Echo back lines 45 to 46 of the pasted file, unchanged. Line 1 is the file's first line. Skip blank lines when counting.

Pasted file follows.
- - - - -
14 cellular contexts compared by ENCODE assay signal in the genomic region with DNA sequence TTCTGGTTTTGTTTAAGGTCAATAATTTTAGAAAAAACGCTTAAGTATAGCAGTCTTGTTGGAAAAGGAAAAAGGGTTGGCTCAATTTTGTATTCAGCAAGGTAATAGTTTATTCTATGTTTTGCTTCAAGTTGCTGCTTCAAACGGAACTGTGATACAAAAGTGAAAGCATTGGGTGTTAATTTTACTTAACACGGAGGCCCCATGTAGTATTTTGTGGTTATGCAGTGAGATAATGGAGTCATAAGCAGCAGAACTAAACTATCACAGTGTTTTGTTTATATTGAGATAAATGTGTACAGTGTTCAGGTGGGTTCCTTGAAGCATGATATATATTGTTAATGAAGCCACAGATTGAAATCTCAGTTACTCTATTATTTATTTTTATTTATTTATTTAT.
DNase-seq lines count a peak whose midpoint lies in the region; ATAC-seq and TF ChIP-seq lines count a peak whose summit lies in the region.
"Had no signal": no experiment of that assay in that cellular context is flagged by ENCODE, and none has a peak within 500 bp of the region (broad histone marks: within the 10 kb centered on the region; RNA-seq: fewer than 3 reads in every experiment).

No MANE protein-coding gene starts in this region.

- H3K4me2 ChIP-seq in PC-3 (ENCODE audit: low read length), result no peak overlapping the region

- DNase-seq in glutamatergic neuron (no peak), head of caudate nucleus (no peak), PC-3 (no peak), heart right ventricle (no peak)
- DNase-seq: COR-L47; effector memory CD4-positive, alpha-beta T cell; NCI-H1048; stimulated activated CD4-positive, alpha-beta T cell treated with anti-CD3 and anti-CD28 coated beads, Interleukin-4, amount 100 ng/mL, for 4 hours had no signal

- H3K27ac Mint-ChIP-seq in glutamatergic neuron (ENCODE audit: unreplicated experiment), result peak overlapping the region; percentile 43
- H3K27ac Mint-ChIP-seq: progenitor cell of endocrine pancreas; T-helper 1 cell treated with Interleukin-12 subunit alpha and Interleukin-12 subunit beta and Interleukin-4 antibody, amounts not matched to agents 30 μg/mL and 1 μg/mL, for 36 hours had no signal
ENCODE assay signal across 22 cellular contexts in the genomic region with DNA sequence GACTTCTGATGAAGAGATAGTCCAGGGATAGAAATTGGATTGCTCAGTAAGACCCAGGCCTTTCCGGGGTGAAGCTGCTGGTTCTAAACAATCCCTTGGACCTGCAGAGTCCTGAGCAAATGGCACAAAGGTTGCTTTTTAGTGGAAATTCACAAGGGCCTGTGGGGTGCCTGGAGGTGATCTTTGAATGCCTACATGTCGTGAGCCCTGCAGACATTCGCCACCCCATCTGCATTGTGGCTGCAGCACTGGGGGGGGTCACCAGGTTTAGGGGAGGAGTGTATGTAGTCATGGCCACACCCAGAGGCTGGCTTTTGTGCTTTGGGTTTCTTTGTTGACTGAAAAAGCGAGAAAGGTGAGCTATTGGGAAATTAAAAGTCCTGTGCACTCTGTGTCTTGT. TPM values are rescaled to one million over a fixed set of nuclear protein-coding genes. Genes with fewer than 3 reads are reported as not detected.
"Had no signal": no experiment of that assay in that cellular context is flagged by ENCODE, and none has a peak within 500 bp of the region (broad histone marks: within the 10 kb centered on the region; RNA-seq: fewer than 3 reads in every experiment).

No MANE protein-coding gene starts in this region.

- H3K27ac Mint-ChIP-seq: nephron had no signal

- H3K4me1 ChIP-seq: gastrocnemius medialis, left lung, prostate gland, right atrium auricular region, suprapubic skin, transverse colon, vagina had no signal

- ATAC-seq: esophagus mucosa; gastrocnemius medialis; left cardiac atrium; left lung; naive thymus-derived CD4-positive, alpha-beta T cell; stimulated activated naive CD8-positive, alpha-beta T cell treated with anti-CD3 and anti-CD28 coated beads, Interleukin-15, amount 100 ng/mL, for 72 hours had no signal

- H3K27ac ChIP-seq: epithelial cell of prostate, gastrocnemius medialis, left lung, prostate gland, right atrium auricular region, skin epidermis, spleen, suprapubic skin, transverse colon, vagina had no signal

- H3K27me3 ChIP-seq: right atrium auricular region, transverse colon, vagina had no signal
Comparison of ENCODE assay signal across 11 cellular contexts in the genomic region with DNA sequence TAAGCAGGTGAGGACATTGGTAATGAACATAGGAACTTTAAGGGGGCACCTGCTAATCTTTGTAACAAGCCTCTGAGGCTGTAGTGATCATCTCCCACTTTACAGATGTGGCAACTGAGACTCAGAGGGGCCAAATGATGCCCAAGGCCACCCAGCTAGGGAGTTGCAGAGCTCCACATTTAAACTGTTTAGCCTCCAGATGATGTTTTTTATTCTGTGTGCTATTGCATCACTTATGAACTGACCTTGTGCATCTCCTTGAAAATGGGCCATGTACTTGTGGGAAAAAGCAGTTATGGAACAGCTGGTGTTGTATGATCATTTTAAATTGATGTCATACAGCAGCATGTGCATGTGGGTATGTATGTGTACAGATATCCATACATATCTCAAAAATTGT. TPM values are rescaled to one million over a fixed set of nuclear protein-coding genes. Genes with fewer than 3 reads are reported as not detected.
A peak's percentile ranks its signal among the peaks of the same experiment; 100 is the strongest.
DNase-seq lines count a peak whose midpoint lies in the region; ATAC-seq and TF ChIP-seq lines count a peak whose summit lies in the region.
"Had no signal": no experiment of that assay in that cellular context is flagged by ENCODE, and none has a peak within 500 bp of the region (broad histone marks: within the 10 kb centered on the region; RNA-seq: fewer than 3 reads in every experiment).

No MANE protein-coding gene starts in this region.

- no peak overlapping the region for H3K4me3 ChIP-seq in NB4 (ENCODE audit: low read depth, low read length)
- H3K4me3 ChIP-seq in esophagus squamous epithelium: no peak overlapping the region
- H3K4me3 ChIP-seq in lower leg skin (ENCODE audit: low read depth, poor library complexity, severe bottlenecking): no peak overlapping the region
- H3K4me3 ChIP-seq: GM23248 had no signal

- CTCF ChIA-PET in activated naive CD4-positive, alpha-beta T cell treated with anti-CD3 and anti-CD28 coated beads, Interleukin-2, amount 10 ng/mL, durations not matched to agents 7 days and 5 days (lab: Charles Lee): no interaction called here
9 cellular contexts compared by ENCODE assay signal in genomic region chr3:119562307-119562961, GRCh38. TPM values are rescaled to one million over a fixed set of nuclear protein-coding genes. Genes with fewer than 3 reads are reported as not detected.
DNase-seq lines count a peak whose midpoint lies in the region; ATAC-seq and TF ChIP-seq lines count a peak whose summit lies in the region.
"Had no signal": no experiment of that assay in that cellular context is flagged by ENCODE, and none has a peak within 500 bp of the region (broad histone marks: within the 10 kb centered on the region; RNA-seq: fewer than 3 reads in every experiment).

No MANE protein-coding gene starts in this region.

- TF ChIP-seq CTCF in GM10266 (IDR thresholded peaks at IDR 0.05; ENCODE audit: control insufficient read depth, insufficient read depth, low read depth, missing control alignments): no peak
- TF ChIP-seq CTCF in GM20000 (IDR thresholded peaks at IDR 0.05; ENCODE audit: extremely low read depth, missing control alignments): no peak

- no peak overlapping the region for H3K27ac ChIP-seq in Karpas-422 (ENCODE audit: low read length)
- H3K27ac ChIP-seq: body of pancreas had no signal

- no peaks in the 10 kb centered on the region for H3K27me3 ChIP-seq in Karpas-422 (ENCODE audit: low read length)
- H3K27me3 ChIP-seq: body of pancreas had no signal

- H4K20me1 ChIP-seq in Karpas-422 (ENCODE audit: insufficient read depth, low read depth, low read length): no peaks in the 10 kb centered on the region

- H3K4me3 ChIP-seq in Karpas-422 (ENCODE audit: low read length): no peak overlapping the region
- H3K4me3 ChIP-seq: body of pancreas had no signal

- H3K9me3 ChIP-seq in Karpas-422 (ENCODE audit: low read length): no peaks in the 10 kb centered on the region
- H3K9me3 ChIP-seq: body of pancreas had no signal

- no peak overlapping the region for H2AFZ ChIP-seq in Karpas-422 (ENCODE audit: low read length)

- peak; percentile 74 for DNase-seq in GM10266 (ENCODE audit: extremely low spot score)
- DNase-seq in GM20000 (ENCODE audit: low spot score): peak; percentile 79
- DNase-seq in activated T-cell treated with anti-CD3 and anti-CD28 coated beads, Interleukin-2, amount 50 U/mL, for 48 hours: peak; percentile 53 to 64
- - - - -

- DNase-seq in GM20000 (ENCODE audit: low spot score): peak; percentile 79
- DNase-seq in activated T-cell treated with anti-CD3 and anti-CD28 coated beads, Interleukin-2, amount 50 U/mL, for 48 hours: peak; percentile 53 to 64